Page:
LA, San Francisco Bay Area lost residents during pandemic

National

FILE – A crowd of people take part in a Juneteenth commemoration at Leimert Park Plaza in Los Angeles on June 19, 2021. For the first time, California’s major population centers of Los Angeles and the San Francisco Bay area lost population in the same year, according to data released Friday, Dec. 17, 2021. (AP Photo/Ringo H.W. Chiu, File)

SACRAMENTO, Calif. (AP) — Los Angeles and the San Francisco Bay area both lost population during the pandemic, according to new data released Friday as the nation’s most populous state posted just its second year-over-year decline in history.

California estimates its population twice per year. The first report, released in May, estimates the population for the previous calendar year. The second report, released in December, estimates the population for the previous fiscal year, which ends June 30.

Back in May, California reported its first ever annual population decline when the state said it lost 182,083 people in 2020. Friday, the state said it lost 173,000 people between July 1, 2020, and July 1, 2021.

The latest estimate confirms California’s once seemingly boundless population growth has ended. It also shows that, for the first time ever, Los Angeles County and the nine counties surrounding the San Francisco Bay simultaneously lost population in the same year. Together, those two areas account for more than 44% of the state’s nearly 40 million residents and have some of the most expensive housing prices in the nation.

Los Angeles county lost 67,500 people to fall just under 10 million residents. The nine Bay Area counties, which have a combined population of about 7.7 million, lost roughly 64,000 people.

California has 10 counties with at least 1 million people, and seven of them lost population. That includes San Diego County, which lost 15,000 people for its first reported annual decline. Counties in the Central Valley that are near the San Francisco Bay reported population increases, including Fresno, Placer, Merced and Tulare.

“I don’t think this is completely surprising,” said Walter Schwarm, California’s chief demographer. “People are trading a commute for a level of housing that they could not afford or could not even purchase in the Bay Area.”

For nearly all its existence California’s population growth seemed limitless. It leapfrogged other Western territories when it became a state in 1850, propelled by the discovery of gold in Sierra Nevada foothills that attracted hundreds of thousands of settlers while hastening the decline of native populations.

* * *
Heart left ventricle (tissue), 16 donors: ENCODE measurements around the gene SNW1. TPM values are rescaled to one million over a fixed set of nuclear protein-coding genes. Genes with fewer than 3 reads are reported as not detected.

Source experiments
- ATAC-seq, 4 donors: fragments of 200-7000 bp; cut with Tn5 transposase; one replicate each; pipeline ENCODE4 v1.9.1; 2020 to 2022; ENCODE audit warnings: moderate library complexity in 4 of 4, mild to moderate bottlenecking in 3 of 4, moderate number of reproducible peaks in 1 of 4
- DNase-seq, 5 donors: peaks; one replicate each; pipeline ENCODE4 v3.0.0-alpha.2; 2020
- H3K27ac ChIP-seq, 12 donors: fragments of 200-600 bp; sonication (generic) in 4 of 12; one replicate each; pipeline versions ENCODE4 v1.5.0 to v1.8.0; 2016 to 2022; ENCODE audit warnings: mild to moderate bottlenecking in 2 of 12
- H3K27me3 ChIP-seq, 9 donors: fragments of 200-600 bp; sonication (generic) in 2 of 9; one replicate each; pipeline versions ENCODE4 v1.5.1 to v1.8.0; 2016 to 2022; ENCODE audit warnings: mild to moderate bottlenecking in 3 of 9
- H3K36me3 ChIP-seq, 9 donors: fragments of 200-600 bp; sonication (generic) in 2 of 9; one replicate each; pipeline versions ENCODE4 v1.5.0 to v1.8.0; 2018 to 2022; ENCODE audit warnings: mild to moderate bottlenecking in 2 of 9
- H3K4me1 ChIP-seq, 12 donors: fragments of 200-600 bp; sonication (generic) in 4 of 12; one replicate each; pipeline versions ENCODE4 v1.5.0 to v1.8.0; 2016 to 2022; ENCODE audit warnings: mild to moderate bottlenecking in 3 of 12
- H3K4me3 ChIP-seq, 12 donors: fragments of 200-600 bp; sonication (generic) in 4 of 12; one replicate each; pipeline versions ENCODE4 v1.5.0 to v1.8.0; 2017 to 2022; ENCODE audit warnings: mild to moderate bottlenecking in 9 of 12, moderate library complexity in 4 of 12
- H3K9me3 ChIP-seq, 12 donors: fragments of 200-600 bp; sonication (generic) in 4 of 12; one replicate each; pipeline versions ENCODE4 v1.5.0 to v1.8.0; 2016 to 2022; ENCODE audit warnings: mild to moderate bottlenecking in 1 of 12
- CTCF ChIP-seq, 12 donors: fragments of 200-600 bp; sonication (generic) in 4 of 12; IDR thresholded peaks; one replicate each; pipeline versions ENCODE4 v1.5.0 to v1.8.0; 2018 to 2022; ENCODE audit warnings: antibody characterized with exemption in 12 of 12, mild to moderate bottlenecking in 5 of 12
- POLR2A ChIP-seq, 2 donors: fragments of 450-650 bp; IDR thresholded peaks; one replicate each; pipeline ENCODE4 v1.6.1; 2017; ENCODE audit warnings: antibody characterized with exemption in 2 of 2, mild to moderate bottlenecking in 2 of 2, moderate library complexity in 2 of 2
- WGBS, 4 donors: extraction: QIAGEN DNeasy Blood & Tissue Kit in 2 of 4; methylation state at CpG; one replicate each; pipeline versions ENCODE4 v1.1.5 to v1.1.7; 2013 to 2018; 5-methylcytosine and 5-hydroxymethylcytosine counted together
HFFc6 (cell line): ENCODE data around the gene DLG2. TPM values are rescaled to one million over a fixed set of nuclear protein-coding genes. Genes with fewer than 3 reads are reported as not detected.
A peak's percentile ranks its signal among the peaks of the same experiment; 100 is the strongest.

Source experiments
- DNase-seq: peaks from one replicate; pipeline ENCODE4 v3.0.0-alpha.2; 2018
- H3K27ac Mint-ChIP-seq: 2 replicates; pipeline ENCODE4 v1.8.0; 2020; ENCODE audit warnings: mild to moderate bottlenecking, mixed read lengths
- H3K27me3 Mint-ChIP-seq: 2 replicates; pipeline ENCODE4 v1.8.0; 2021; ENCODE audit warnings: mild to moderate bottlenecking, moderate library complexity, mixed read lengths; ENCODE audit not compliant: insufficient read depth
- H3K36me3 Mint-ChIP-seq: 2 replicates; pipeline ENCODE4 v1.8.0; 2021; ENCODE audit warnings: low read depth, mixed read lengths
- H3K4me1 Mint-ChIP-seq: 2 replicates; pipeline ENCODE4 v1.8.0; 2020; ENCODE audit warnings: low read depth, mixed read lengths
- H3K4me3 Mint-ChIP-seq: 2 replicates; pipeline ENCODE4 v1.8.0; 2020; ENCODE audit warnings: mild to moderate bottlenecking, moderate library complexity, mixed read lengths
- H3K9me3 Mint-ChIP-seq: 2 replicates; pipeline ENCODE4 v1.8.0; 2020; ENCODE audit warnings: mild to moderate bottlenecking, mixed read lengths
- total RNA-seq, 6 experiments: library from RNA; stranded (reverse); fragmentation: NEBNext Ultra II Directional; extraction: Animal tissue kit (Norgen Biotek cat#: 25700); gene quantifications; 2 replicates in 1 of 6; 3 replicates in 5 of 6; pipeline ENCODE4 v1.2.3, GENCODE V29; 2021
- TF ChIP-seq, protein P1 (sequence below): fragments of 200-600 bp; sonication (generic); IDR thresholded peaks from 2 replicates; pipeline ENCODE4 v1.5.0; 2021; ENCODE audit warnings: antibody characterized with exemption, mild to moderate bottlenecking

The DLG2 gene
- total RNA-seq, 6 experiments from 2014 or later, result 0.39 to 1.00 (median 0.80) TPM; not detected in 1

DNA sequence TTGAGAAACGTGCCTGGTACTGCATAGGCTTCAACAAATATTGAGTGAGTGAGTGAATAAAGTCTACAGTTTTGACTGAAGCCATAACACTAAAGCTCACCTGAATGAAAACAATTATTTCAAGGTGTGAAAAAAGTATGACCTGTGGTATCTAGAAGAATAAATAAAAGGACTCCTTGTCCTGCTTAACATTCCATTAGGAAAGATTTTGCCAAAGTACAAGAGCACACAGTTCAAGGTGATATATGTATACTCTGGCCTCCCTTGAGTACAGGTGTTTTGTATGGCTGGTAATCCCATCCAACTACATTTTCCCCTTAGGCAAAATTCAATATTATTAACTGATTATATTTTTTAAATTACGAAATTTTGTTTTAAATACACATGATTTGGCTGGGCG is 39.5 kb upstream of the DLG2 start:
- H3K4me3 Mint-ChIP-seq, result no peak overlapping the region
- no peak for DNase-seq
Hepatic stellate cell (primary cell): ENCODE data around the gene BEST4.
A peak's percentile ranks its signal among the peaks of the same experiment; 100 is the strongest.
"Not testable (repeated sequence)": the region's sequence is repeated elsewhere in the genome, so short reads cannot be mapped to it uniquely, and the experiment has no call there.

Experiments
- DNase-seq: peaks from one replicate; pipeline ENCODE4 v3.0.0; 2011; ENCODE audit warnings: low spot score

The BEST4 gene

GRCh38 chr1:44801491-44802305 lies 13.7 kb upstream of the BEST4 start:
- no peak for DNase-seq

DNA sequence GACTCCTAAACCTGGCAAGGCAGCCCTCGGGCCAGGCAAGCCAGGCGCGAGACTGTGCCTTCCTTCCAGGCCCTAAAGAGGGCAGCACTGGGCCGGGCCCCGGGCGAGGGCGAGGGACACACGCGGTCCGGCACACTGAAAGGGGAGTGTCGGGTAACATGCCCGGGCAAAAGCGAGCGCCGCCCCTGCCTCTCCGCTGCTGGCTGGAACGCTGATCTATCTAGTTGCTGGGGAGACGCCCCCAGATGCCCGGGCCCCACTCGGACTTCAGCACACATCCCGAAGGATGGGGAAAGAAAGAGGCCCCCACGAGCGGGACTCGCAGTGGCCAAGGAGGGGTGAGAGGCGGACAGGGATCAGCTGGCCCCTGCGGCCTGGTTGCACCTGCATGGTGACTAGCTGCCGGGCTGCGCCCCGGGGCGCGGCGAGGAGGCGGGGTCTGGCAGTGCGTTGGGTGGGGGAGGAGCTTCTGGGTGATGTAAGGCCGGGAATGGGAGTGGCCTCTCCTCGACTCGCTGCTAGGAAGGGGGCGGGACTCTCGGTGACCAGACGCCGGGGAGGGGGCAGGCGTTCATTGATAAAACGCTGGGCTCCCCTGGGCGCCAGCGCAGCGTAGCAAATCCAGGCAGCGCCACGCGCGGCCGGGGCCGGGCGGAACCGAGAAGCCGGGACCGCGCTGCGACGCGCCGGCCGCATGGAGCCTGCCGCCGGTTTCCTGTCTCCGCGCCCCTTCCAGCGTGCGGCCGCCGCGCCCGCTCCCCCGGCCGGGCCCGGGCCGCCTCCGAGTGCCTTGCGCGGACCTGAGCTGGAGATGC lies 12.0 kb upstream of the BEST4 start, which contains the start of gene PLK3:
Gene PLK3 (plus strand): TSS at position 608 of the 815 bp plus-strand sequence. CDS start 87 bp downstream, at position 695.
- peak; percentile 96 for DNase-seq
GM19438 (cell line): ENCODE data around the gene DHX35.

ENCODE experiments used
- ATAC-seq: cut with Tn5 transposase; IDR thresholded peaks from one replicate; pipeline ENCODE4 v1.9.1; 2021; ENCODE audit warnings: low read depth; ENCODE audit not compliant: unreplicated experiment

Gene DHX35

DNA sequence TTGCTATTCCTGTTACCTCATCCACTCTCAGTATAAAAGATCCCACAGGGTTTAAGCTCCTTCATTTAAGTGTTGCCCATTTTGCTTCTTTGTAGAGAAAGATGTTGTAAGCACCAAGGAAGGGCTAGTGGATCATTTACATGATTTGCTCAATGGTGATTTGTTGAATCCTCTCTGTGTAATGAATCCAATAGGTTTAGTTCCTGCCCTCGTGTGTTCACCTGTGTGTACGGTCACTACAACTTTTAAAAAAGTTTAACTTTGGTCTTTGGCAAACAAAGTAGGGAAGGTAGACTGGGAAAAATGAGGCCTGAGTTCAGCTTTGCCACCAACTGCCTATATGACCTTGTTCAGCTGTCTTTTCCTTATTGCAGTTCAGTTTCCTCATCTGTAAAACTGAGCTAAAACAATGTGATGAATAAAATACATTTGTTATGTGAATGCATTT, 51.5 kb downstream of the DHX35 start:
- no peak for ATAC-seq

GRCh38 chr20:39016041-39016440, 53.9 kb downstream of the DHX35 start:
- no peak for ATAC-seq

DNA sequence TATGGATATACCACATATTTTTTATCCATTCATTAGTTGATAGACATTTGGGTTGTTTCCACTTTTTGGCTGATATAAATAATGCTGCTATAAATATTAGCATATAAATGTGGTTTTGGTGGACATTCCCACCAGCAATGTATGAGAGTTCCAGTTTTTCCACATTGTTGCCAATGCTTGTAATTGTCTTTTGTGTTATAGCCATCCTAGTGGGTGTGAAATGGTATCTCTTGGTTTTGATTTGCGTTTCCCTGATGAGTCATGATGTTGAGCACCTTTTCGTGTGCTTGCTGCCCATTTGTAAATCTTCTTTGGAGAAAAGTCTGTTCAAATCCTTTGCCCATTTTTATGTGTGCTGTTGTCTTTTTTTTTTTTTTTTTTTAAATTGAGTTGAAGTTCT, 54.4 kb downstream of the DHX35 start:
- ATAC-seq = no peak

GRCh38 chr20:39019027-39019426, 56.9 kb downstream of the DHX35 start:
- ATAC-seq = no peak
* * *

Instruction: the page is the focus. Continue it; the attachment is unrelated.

That kicked off a period of intense growth that lasted more than a century as the state found prosperity in the years after World War II and again following the tech boom in the late 1980s and early 1990s.

But that growth has slowed significantly in recent years until, in the spring of this year, California lost a congressional seat for the first time in its history because it did not grow as quickly as other states in the past decade. The state’s congressional delegation now is now at 52 members, still the most in the nation.

State officials blame the decline on a declining birth rate, decreases in international migration and the increased deaths associated with the coronavirus. Schwarm said he expects California to eventually start growing again, perhaps finally surpassing 40 million people by the middle of the decade.

“I don’t think we’re in a period of long decline,” he said.

Critics have blamed California’s high cost of living and increasing crime. The median price of a single-family home is nearly $800,000, putting homeownership out of reach for many while also driving up rental prices. A cottage industry has sprung up of helping people leave California for other states.

“When you can’t afford to live in some semblance of comfort or you can’t feel safe, those are huge drivers in quality of life,” said state Assemblyman Tom Lackey, a Republican from Palmdale. “They’ve become compromised, at least in some degree, because of public policy.”

California’s government is run by Democrats, and Republicans have routinely pointed to the declining population numbers as proof people are fleeing the state in droves because they are frustrated by the state’s policies. Butnew research from the nonpartisan California Policy Lab at the University of California suggests the problem is fewer people are moving to California from other states instead of leaving it.

The number of people moving to California from other states fell 38% since the start of the pandemic, the California Policy Lab reported this week. The number of people leaving California for other states rose 12% over that same time period, which researchers say is in line with pre-pandemic trends.

Combined, researchers say California’s population loss because of domestic migration has more than doubled since the pandemic began in March 2020.

The San Francisco Bay area has been impacted the most by this trend. By the end of September, there were 45% fewer people moving into the Bay Area from other states compared to the beginning of 2020, according to Evan White, executive director of the California Policy Lab’s site at the University of California-Berkeley.

“The public’s attention has been focused on the so-called ‘CalExodus’ phenomenon, but the reality is that the dramatic drop in ‘CalEntrances’ since the pandemic began has been a bigger driver of recent population changes in the state,” said Natalie Holmes, a research fellow at the California Policy Lab and co-author of its recent report.

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